Langham in the 2nd Millenium - by David Tew Langham Village History Group
Langham Village History Group
We are very lucky to have a list of householders in Langham in 1305. A survey was made in that year of the Countess of Cornwall’s possessions in Rutland including Oakham Lordshold and Langham. It even listed what duties each tenant owed to the Lord, but as each duty has a monetary equivalent attached it is thought that by then the duties had been commuted for cash. In 1305 most people did not have surnames, a man was known by his place of birth, by his occupation, by a nickname, by the place in the village where he lived, or as (for example) “John son of Richard.” (By the end of the 1300’s almost everyone had adopted a surname.) The survey shows that in Langham there were seven Free Tenants: Richard de Ware William de Okeham Thomas de Bokeland Gilbert Clere Henry Stele William in the Holme Hugh son of Christiane There is a note that “the community of the town” held one acre paying twelve pence a year. Was this a recreation ground? Then there were fifty-eight Bondmen, mostly described by their father or mother’s name. There were some nicknames such as: Thomas le Goude Agnes Garbod Millicent Syred Robert Spynke A few were identified by locality: Roger in le Lane Hugh a la Grene Henry Benethegate William Byeston Some tenants are women, including “Agnes who was the wife of Richard son of Simon son of Godwin”. Finally there were about thirty one Cottagers, tenants of a cottage and no more. They included: Robert atte Grene William Fynche The woman of Weston Beatrice Benerech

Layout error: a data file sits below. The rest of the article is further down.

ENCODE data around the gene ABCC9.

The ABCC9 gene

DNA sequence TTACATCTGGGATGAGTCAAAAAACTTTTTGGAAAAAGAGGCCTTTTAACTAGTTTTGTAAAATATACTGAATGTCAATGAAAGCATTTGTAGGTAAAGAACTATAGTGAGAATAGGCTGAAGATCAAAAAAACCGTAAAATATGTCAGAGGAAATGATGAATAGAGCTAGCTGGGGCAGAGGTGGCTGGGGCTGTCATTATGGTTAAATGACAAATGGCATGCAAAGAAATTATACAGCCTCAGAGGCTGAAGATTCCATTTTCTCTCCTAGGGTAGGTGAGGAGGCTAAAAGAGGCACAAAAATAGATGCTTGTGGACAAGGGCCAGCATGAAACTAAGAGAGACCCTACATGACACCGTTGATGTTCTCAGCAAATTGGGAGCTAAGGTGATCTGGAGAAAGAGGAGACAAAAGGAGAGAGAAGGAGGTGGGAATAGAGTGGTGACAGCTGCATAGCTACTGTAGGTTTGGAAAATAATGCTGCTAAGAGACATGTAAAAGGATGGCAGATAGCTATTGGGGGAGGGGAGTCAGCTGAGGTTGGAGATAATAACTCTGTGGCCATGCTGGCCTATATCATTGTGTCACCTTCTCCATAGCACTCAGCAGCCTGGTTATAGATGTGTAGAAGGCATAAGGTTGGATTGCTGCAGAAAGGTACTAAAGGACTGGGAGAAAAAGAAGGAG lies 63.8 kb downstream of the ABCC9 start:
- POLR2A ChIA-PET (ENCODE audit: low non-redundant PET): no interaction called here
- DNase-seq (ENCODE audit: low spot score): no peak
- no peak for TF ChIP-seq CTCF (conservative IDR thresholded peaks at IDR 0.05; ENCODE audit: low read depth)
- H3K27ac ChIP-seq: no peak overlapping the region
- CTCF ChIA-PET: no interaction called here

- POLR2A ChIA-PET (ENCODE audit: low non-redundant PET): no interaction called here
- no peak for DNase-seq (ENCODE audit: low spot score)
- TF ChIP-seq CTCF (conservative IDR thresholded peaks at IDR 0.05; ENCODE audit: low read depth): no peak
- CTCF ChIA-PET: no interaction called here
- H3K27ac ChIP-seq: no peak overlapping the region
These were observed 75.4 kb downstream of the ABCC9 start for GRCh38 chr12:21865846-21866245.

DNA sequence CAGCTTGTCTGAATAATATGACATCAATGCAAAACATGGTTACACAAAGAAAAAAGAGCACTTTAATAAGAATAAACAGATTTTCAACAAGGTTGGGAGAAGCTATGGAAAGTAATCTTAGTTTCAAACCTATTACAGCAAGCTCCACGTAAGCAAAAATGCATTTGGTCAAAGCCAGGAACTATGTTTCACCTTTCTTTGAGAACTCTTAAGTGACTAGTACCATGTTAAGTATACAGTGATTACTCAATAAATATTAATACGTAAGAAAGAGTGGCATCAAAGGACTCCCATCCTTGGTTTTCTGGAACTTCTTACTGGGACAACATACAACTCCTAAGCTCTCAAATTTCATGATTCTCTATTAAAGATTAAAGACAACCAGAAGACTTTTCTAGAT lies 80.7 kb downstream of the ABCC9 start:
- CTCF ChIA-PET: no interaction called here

Langham Village Web Site
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Langham in the 2nd Millenium - by David Tew Langham Village History Group View Langham census data 1841 - 1901 Evacuees - 4 1850 - Slater 1855 - Kelly 1863 - White 1870 - Harrod Notes 1782 - 1850 by Nigel Webb Accounts 1782-1790 Accounts 1790-1799 Evacuees - 1 Evacuees - 2
Langham Village History Group
We are very lucky to have a list of householders in Langham in 1305. A survey was made in that year of the Countess of Cornwall’s possessions in Rutland including Oakham Lordshold and Langham. It even listed what duties each tenant owed to the Lord, but as each duty has a monetary equivalent attached it is thought that by then the duties had been commuted for cash. In 1305 most people did not have surnames, a man was known by his place of birth, by his occupation, by a nickname, by the place in the village where he lived, or as (for example) “John son of Richard.” (By the end of the 1300’s almost everyone had adopted a surname.) The survey shows that in Langham there were seven Free Tenants: Richard de Ware William de Okeham Thomas de Bokeland Gilbert Clere Henry Stele William in the Holme Hugh son of Christiane There is a note that “the community of the town” held one acre paying twelve pence a year. Was this a recreation ground? Then there were fifty-eight Bondmen, mostly described by their father or mother’s name. There were some nicknames such as: Thomas le Goude Agnes Garbod Millicent Syred Robert Spynke A few were identified by locality: Roger in le Lane Hugh a la Grene Henry Benethegate William Byeston Some tenants are women, including “Agnes who was the wife of Richard son of Simon son of Godwin”. Finally there were about thirty one Cottagers, tenants of a cottage and no more. They included: Robert atte Grene William Fynche The woman of Weston Beatrice Benerech
Langham Village Web Site 1863 - White 1870 - Harrod 1863 - White 1863 - White 1870 - Harrod Accounts 1782-1790 Accounts 1790-1799 1863 - White Accounts 1782-1790
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